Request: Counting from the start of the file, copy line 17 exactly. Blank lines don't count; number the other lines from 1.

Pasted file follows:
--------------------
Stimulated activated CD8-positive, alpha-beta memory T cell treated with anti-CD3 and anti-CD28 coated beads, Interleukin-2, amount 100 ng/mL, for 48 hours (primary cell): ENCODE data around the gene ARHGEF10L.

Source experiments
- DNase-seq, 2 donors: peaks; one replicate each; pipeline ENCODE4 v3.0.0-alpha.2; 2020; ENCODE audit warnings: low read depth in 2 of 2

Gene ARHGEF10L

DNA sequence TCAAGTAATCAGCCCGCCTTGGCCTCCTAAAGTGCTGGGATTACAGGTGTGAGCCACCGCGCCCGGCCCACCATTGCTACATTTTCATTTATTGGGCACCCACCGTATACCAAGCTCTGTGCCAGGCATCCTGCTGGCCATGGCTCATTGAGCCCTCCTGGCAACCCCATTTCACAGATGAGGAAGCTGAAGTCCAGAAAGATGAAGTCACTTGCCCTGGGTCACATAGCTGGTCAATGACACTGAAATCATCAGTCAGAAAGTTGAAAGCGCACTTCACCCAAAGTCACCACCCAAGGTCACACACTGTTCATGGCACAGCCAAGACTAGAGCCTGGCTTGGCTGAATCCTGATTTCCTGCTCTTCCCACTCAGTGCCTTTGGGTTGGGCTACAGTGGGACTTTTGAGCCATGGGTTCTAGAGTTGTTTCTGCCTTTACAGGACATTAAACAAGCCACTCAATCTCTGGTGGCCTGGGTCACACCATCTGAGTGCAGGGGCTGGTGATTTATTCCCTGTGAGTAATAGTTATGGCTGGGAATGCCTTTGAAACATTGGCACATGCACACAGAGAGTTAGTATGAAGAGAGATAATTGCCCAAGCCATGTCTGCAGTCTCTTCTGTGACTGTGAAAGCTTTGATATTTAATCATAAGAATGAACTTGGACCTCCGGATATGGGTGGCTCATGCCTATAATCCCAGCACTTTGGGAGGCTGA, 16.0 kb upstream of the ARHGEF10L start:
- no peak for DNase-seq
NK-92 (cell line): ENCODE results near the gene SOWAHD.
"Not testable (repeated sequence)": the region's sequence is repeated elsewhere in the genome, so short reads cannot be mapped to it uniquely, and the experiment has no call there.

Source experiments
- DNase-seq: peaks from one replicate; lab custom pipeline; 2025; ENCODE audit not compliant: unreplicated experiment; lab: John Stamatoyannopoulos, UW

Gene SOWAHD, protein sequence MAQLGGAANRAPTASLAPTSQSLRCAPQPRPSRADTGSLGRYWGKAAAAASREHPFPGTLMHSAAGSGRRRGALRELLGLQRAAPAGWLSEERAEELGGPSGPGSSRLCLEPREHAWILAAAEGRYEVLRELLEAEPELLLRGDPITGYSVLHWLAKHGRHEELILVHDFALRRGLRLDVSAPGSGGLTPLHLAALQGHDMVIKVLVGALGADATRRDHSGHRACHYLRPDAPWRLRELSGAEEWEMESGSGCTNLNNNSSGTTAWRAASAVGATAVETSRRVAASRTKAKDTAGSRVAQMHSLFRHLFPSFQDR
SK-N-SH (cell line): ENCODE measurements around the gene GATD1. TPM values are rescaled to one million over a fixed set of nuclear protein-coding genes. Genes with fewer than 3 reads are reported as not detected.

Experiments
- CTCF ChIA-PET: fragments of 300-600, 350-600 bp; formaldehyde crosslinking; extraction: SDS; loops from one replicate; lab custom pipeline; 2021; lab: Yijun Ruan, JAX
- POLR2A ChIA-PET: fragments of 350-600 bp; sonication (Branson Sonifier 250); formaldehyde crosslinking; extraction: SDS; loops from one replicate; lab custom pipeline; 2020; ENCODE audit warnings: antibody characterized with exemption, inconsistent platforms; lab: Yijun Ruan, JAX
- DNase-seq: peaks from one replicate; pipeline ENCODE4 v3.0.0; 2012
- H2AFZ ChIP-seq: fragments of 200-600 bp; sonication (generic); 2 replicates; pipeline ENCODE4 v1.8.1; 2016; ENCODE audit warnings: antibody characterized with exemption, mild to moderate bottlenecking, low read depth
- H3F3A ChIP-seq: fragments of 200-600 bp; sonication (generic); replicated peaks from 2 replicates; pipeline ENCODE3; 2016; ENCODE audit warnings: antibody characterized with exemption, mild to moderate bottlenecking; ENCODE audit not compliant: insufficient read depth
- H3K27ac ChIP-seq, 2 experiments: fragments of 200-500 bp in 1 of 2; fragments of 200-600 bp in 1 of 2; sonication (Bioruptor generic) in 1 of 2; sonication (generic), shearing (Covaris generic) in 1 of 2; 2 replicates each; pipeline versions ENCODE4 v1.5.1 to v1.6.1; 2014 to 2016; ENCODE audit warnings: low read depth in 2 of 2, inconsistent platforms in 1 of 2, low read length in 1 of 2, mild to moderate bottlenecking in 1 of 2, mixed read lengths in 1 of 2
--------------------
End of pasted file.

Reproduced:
- H2AFZ ChIP-seq: fragments of 200-600 bp; sonication (generic); 2 replicates; pipeline ENCODE4 v1.8.1; 2016; ENCODE audit warnings: antibody characterized with exemption, mild to moderate bottlenecking, low read depth